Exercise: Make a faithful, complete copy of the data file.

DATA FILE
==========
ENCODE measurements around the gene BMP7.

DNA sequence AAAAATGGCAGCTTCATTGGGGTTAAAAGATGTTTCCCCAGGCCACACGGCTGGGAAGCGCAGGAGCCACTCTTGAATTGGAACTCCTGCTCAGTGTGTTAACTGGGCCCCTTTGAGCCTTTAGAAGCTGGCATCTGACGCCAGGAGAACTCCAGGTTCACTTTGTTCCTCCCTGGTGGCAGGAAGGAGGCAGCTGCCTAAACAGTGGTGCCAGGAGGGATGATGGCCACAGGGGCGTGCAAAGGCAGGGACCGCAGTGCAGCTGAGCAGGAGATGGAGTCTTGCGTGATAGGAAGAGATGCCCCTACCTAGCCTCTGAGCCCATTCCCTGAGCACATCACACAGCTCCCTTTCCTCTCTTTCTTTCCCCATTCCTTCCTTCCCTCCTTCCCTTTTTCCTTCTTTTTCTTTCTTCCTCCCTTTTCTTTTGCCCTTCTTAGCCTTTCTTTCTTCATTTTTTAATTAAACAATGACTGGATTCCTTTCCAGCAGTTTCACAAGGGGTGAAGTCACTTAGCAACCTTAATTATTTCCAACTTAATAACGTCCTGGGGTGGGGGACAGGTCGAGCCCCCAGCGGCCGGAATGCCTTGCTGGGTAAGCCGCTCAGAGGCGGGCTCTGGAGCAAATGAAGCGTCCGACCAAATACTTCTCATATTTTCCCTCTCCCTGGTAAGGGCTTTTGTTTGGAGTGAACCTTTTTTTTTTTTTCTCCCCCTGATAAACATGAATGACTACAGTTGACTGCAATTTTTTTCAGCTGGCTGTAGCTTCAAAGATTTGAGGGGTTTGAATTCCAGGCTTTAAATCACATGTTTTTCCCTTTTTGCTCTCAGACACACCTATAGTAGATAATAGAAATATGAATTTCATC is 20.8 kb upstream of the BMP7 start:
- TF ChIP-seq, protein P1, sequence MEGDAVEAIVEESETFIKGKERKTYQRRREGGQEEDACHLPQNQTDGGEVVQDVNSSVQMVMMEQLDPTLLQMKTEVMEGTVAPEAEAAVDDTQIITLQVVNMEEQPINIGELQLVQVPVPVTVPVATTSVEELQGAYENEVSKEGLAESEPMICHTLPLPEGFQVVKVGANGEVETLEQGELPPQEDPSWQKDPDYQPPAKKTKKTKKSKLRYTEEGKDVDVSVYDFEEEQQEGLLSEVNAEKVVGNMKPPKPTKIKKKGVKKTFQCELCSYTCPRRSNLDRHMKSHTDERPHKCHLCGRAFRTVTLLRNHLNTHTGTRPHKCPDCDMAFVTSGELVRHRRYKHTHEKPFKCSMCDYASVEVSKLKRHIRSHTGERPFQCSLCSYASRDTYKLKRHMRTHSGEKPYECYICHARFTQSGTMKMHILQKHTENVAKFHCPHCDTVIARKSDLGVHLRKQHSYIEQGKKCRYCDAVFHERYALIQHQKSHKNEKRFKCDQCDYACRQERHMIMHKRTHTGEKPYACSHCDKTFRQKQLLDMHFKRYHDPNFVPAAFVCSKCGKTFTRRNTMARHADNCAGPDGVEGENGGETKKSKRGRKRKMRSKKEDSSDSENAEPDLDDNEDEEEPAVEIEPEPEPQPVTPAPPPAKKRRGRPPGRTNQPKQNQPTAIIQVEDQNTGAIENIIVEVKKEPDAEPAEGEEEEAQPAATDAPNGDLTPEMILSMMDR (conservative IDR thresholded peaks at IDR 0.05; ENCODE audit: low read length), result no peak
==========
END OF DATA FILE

ENCODE measurements around the gene BMP7.

DNA sequence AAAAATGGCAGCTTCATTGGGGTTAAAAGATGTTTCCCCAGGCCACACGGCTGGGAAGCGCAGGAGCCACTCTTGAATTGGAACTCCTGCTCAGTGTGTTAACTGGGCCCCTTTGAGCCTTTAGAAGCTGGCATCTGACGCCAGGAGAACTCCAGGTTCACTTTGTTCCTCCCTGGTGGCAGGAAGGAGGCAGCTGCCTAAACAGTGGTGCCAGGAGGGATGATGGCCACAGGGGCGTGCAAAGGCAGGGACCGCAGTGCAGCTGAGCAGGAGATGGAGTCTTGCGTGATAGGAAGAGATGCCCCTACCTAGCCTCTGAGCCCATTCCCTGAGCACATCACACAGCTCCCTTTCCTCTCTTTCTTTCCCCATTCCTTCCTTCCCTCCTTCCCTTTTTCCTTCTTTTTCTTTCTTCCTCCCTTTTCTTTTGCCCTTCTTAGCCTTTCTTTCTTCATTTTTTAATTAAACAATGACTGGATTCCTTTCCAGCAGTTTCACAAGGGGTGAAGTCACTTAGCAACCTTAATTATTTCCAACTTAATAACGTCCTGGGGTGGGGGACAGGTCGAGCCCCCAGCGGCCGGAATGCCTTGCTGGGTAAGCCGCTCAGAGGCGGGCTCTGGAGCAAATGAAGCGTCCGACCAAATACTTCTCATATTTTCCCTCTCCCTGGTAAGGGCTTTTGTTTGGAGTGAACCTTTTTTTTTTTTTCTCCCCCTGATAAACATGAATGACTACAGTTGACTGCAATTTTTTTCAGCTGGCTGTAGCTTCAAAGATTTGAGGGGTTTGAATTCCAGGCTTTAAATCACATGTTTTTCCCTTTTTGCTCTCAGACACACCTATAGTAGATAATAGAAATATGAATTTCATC is 20.8 kb upstream of the BMP7 start:
- TF ChIP-seq, protein P1, sequence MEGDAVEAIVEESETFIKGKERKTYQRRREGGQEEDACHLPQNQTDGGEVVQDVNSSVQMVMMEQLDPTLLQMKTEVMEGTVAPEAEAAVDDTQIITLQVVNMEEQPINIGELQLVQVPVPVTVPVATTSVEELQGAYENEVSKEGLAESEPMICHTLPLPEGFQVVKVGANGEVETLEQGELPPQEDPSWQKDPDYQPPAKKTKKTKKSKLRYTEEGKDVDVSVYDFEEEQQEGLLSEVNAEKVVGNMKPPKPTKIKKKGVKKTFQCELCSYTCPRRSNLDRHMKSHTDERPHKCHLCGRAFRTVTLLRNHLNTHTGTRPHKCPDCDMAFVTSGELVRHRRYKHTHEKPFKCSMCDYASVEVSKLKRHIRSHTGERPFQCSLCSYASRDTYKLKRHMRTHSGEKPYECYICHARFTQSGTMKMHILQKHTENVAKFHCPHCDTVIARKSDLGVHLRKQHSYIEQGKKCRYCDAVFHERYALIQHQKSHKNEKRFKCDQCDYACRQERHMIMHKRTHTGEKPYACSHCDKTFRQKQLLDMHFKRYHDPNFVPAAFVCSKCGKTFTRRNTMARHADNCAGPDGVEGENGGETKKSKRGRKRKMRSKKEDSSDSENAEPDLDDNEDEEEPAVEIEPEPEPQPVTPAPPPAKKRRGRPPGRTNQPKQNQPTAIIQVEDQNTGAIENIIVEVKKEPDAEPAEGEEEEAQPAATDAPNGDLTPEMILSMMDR (conservative IDR thresholded peaks at IDR 0.05; ENCODE audit: low read length), result no peak